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BACKGROUND - Continuing concerns over the diverse degree names and the quality and quantity of doctoral nursing programs make it essential that nursing leadership take consensus-driven action on the basis of today's educational realities.
PURPOSE - To explore the state of US doctoral nursing education to determine what leadership initiatives are needed in program definition, scope, and resources.
METHOD - The researchers used a mailed survey (63.4% response rate) and Web site review (all remaining progress) to gather data on all US doctoral nursing education programs (n = 87). The survey included 12 items pertaining to each degree program and 11 institutional environmental questions.
DISCUSSION - The doctor of philosophy was the most common degree title (n = 71). Degree title was not consistently associated with requirements (eg, dissertation and practica requirements) or stated degree purposes. Reports of program resources, as defined by faculty rank and research experience, indicated fiscal and educational threats to program integrity in many schools.
CONCLUSIONS - Although individual schools should continue efforts to increase educational quality, consensus and action by all doctoral programs is needed. Five recommendations for immediate action are proposed.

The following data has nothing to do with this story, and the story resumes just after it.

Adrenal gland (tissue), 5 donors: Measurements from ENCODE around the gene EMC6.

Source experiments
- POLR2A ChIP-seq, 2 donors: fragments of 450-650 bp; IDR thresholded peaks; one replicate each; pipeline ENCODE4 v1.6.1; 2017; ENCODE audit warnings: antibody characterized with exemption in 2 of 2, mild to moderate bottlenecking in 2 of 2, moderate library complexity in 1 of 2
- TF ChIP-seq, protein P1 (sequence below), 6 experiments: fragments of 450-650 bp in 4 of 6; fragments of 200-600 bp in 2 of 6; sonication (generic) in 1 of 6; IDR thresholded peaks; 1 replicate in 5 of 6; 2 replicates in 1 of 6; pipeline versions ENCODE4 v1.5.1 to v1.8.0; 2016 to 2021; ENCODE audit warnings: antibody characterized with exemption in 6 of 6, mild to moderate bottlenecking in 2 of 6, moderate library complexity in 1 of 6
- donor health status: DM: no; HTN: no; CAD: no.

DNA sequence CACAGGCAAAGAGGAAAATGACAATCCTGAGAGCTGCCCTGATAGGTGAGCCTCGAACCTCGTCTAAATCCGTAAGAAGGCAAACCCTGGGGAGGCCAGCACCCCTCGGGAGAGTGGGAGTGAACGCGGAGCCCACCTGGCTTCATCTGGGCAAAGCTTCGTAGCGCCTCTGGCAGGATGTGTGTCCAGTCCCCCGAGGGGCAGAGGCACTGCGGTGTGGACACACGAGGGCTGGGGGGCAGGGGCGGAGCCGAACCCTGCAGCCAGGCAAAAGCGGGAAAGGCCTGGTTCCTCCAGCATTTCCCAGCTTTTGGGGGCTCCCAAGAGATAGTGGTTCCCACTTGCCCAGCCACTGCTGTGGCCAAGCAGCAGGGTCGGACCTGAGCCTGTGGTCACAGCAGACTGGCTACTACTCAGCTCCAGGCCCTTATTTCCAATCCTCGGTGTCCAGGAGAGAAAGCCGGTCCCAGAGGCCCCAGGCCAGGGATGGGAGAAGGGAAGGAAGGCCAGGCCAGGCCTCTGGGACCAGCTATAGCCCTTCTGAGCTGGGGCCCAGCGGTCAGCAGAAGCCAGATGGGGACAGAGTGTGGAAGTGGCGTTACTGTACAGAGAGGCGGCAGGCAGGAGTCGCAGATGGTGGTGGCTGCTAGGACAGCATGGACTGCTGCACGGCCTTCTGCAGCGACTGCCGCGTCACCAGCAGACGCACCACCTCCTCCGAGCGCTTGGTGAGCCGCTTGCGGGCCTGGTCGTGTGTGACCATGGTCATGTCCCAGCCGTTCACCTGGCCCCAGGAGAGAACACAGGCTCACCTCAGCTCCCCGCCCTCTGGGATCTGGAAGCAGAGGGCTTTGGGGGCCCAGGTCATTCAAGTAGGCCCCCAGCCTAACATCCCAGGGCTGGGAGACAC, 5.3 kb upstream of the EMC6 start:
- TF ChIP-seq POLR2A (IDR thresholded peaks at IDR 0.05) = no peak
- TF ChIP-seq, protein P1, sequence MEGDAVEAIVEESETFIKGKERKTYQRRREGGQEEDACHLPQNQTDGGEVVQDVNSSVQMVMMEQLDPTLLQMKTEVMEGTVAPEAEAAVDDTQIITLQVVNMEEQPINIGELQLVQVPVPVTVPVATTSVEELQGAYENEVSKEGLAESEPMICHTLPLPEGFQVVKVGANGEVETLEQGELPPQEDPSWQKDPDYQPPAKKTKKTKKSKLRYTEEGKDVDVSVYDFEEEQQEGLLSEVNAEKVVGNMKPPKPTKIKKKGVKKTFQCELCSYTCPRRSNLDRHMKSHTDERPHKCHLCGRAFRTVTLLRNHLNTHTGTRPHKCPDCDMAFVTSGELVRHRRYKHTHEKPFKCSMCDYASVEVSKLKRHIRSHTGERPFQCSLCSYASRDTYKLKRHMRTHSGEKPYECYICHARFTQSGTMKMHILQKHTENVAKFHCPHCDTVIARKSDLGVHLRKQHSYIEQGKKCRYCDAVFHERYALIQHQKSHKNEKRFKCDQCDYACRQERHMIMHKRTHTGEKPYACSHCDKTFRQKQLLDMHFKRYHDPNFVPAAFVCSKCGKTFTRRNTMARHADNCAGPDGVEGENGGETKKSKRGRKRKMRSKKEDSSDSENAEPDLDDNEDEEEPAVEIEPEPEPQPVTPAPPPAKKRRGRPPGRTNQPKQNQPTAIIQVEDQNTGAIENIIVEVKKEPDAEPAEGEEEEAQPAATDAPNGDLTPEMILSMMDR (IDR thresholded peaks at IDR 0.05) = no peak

This analysis of workforce projections confirms that early employment withdrawal by registered nurse baby boomers could have a profound effect on US health care. The available policy mechanisms to encourage or discourage any early withdrawal require several years to implement, which makes timely decisions imperative.
BACKGROUND - Because AIDS is increasing in rural areas and small cities of the United States, we sought to further describe the epidemiology of HIV/AIDS in nonurban Alabama.
METHODS - Extensive interviews of HIV-infected residents of Alabama living outside of urban Birmingham were conducted at clinics throughout the state.
RESULTS - Of the 417 HIV-infected persons interviewed from January 1995 through January 1997, 310 (74%) were male, 229 (55%) were white, and 179 (43%) were black. Over time, increasing proportions of HIV infections have likely been acquired in nonurban areas. Of the 417 subjects, 43 (10%) had visited an STD clinic in the past year, and 31 (7%) had smoked crack-cocaine during the past month. Of the 166 persons who had been sexually active in the past month, 59 (36%) had used alcohol before sex and 56 (34%) used condoms inconsistently. Of the 417 subjects, 161 (39%) currently had no health insurance, and 68 (16%) had lost medical insurance since becoming HIV-infected.
CONCLUSION - HIV-infected persons in nonurban Alabama are likely to have practiced high-risk behavior, to have acquired HIV in nonurban settings, and to have inadequate health insurance.
A key part of resource allocation decisions is determining the impact of staffing on clinical outcomes. A national study involving eight hospitals and 77 units lends support for a previously identified labor assignment phenomena that may contribute to an underestimation of the impact of nursing labor on outcomes if only traditional labor measurement methods are used. The authors suggest actions for nurse administrators and researchers who must address frequent queries as to the adequacy of nursing staffing.